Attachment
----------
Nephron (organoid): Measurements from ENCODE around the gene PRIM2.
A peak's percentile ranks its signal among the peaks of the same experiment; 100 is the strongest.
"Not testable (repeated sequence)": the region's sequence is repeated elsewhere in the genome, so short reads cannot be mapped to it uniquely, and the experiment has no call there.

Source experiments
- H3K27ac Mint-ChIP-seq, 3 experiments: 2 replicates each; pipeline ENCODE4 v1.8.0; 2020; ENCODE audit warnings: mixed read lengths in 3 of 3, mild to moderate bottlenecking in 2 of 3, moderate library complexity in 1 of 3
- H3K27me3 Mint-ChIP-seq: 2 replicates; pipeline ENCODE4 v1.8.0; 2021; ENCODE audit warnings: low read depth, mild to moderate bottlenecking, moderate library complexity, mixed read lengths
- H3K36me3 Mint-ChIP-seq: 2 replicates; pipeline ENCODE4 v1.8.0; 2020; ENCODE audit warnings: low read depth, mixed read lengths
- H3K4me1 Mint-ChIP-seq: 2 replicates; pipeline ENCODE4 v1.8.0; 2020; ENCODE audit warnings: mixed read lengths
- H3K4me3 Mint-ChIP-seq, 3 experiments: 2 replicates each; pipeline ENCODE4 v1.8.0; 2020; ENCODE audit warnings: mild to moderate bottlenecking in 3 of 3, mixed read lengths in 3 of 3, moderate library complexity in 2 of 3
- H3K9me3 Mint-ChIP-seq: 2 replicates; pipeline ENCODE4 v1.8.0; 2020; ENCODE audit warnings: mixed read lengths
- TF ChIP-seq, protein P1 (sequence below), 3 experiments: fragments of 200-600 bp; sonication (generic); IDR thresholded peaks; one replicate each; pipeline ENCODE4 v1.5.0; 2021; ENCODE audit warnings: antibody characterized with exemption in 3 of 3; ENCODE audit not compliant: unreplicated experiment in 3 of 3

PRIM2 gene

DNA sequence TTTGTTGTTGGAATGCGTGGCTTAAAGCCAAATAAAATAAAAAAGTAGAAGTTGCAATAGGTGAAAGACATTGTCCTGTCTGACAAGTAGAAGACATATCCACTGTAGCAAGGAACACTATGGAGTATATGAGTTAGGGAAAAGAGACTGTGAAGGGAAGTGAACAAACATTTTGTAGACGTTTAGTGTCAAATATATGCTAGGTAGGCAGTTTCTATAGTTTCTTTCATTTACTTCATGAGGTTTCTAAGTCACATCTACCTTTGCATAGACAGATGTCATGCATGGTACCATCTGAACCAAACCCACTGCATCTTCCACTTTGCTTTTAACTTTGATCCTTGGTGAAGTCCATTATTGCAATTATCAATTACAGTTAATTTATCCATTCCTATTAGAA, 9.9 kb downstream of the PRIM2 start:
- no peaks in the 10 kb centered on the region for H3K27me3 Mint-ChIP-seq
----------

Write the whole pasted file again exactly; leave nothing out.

Nephron (organoid): Measurements from ENCODE around the gene PRIM2.
A peak's percentile ranks its signal among the peaks of the same experiment; 100 is the strongest.
"Not testable (repeated sequence)": the region's sequence is repeated elsewhere in the genome, so short reads cannot be mapped to it uniquely, and the experiment has no call there.

Source experiments
- H3K27ac Mint-ChIP-seq, 3 experiments: 2 replicates each; pipeline ENCODE4 v1.8.0; 2020; ENCODE audit warnings: mixed read lengths in 3 of 3, mild to moderate bottlenecking in 2 of 3, moderate library complexity in 1 of 3
- H3K27me3 Mint-ChIP-seq: 2 replicates; pipeline ENCODE4 v1.8.0; 2021; ENCODE audit warnings: low read depth, mild to moderate bottlenecking, moderate library complexity, mixed read lengths
- H3K36me3 Mint-ChIP-seq: 2 replicates; pipeline ENCODE4 v1.8.0; 2020; ENCODE audit warnings: low read depth, mixed read lengths
- H3K4me1 Mint-ChIP-seq: 2 replicates; pipeline ENCODE4 v1.8.0; 2020; ENCODE audit warnings: mixed read lengths
- H3K4me3 Mint-ChIP-seq, 3 experiments: 2 replicates each; pipeline ENCODE4 v1.8.0; 2020; ENCODE audit warnings: mild to moderate bottlenecking in 3 of 3, mixed read lengths in 3 of 3, moderate library complexity in 2 of 3
- H3K9me3 Mint-ChIP-seq: 2 replicates; pipeline ENCODE4 v1.8.0; 2020; ENCODE audit warnings: mixed read lengths
- TF ChIP-seq, protein P1 (sequence below), 3 experiments: fragments of 200-600 bp; sonication (generic); IDR thresholded peaks; one replicate each; pipeline ENCODE4 v1.5.0; 2021; ENCODE audit warnings: antibody characterized with exemption in 3 of 3; ENCODE audit not compliant: unreplicated experiment in 3 of 3

PRIM2 gene

DNA sequence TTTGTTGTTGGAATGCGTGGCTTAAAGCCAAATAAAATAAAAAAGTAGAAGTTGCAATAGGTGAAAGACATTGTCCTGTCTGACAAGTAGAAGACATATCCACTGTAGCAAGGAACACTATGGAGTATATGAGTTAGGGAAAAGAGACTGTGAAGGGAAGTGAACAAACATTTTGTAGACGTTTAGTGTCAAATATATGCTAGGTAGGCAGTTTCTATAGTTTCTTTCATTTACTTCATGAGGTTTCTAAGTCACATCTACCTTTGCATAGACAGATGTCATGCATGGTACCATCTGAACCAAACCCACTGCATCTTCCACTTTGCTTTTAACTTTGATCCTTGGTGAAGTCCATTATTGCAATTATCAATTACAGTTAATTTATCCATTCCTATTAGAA, 9.9 kb downstream of the PRIM2 start:
- no peaks in the 10 kb centered on the region for H3K27me3 Mint-ChIP-seq